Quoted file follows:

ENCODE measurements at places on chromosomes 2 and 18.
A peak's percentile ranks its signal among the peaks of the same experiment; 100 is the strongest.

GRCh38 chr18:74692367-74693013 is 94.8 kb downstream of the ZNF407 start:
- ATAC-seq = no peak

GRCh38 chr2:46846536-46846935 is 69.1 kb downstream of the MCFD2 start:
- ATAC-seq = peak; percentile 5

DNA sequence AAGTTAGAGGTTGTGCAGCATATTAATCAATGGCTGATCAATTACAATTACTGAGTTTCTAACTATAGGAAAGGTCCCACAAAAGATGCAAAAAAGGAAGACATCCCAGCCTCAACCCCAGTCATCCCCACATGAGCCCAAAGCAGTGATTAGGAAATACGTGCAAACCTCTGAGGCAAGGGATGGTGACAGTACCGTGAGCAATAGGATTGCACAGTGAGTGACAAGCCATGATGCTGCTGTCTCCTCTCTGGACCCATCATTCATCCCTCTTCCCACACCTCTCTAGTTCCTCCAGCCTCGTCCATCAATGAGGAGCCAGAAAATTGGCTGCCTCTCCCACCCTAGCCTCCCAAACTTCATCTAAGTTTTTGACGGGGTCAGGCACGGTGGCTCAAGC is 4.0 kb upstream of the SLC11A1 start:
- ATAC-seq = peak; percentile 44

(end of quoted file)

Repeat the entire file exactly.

ENCODE measurements at places on chromosomes 2 and 18.
A peak's percentile ranks its signal among the peaks of the same experiment; 100 is the strongest.

GRCh38 chr18:74692367-74693013 is 94.8 kb downstream of the ZNF407 start:
- ATAC-seq = no peak

GRCh38 chr2:46846536-46846935 is 69.1 kb downstream of the MCFD2 start:
- ATAC-seq = peak; percentile 5

DNA sequence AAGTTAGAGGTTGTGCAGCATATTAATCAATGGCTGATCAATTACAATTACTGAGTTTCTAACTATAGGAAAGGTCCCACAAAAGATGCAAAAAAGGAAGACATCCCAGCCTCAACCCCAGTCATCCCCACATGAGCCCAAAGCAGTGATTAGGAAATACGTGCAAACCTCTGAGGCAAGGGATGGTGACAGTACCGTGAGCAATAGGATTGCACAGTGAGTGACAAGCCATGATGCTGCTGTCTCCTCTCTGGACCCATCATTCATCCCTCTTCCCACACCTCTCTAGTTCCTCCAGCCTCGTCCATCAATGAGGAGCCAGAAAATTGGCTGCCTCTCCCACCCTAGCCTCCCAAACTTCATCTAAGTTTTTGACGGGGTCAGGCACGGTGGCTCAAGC is 4.0 kb upstream of the SLC11A1 start:
- ATAC-seq = peak; percentile 44